'Procol Harum ... was a great group, man,
and you are fabulous'
Gary Brooker in a raucous pub-broadcast
Joan May sends BtP an off-air curiosity in which Gary Brooker and many others
perform A Whiter Shade of Pale in a London public house – and it gets
broadcast! Joan made an unsuccessful attempt to share this with the group
who use Yahoo's Procol Harum forum: let's hope it will entertain the global
constituency of PH fans here.
One of the Yahoos
speculated, "I wonder if AWSoP
worked in a pub?" to which another correspondent had replied "Oh, I'm
sure it did – with everyone in the place rearing back and singing out: "And
- so - it - waaaaas. Lay-ay-ay-ay-ayter, as the miller told his tale...."
that this is the 'hook' of the song, of course). This had been
followed by "Oh? and how do you know they didn't quietly lean forward and
(this is an attempt to invoke the crowd singing the Hammond melody, in
addition to the vocal tune).
The redoubtable Ms May writes to BtP: 'Actually they did just that – in June
of 1988 [that's the date on the tape a fan gave me; I don't know how
accurate it is] when the Howard Stern Group (with Robin Quivers, Fred
Norris, Gary Dell'Abate, maybe others) broadcast some shows from a London
pub. Gary B played a cheesy sounding keyboard and they all sang and shouted
along. Through the cacophony, you can still hear Gary's voice sounding
It seems that Howard Stern
is a "shock jock"
in America. Fans may be
astonished to learn that this performance was ever considered to be of
broadcast quality, since Gary Brooker
is all-but swamped in places by the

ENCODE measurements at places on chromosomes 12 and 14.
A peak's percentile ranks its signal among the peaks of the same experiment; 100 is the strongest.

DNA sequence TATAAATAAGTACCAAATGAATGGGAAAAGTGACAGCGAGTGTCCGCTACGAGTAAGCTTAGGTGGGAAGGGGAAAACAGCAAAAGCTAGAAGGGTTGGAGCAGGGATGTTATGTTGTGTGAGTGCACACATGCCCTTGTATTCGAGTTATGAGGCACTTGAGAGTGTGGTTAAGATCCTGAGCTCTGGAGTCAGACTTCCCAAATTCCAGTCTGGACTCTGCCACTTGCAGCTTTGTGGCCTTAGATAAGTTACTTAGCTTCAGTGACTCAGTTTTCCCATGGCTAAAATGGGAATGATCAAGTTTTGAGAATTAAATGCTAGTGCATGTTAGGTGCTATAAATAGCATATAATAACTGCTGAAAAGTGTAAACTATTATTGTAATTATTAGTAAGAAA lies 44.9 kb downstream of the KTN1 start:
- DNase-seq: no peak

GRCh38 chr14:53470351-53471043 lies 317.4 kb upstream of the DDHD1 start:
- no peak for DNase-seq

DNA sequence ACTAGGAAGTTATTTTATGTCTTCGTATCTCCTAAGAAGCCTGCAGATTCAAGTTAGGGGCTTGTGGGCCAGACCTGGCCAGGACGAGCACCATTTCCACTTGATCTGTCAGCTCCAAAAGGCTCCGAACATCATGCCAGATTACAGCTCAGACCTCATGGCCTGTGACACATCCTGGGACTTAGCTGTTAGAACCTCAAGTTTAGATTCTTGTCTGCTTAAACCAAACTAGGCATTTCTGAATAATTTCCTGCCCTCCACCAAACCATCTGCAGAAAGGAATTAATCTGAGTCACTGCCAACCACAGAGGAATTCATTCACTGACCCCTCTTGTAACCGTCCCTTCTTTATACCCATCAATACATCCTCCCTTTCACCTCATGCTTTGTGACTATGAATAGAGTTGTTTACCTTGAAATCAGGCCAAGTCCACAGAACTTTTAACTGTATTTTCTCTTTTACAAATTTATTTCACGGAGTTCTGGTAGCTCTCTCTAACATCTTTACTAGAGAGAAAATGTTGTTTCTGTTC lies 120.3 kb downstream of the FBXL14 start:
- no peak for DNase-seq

spotlight-chasing cacophony of non-musicians. Yet if you
click here to play the mp3
- the ending of a very slow Shine on Brightly
- someone talking about a guitar solo as Bob Geldof KBE peremptorily
requests A Whiter Shade of Pale (read his comments on the song
- Brooker instantly obliging, using a DX7 or similar keyboard split to
provide right-hand electric-piano and a bass-guitar effect from his left
- Gary jokingly demanding 'How come Bob's mic is louder than mine?'
- multiple voices tackling the chorus
- Brooker going for a conclusion until Geldof ('It's good, isn't it?)
asks to hear the second verse
- the second verse duly played, to some attempts at rhythmical
- 'All together' shouted out before the vocal hook
- the Fisher organ solo, started by Gary and taken up by the raucous
ensemble. (Joan May writes, perhaps needlessly, "Of course they sang
Matthew's melody – it's part of the song").
- Geldof back-announcing the song, someone alleging that it's 'one of
the greatest songs ever', and 'Sir Bob' name-checking the singer and
saying 'What a voice'.
- the station ID, incorporating a bit of the British National Anthem,
and a snatch of Geldof talking about Paula Yates
- an American voice saying 'Procol Harum of course was a great group, man, and
you are fabulous,' to which Brooker modestly responds, 'Thanks, Howard'.
- a fade as Brooker begins the No Stiletto Shoes perennial, Good
This may have been one of those experiences in pubs in the late
80s, Joan May suggests, that Gary mentions when explaining how he was
encouraged to reform Procol Harum, as follows:
Why did you reunite for The
Prodigal Stranger album?
I'd been playing with other things in the '80s, a bit with
Clapton, done some solo albums, and
then about '87 I'd been playing with Andy Fairweather-Low and
getting back to R&B roots with that band, playing in pubs.
But we stopped in about '89 ... going up to Bill Wyman's café where they had an American radio
station day. They had live radio going to America ... I met lots of people and they were all
talking about the band as if it still existed and with a lot of
respect ... DJs are talking as if Procol Harum had just played last
night down the road ... asking: "When are we going to see the band again"
.... so afterwards I thought, well, people still like us and we haven't
played for fifteen years or however long it was. People still respect the
band. [read the whole interview here]